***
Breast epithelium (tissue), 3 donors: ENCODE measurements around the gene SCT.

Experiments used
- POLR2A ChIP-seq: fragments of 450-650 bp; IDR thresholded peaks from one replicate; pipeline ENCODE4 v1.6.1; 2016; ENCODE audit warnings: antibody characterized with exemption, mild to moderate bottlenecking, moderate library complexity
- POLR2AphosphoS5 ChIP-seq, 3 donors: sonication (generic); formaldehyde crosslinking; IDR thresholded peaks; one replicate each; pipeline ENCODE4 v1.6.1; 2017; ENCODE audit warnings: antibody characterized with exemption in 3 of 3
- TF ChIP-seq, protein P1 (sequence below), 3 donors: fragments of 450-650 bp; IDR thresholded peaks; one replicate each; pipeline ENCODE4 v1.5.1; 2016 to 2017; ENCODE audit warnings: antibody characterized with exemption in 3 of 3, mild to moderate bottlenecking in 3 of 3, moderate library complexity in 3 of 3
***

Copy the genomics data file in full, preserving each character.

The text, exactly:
Breast epithelium (tissue), 3 donors: ENCODE measurements around the gene SCT.

Experiments used
- POLR2A ChIP-seq: fragments of 450-650 bp; IDR thresholded peaks from one replicate; pipeline ENCODE4 v1.6.1; 2016; ENCODE audit warnings: antibody characterized with exemption, mild to moderate bottlenecking, moderate library complexity
- POLR2AphosphoS5 ChIP-seq, 3 donors: sonication (generic); formaldehyde crosslinking; IDR thresholded peaks; one replicate each; pipeline ENCODE4 v1.6.1; 2017; ENCODE audit warnings: antibody characterized with exemption in 3 of 3
- TF ChIP-seq, protein P1 (sequence below), 3 donors: fragments of 450-650 bp; IDR thresholded peaks; one replicate each; pipeline ENCODE4 v1.5.1; 2016 to 2017; ENCODE audit warnings: antibody characterized with exemption in 3 of 3, mild to moderate bottlenecking in 3 of 3, moderate library complexity in 3 of 3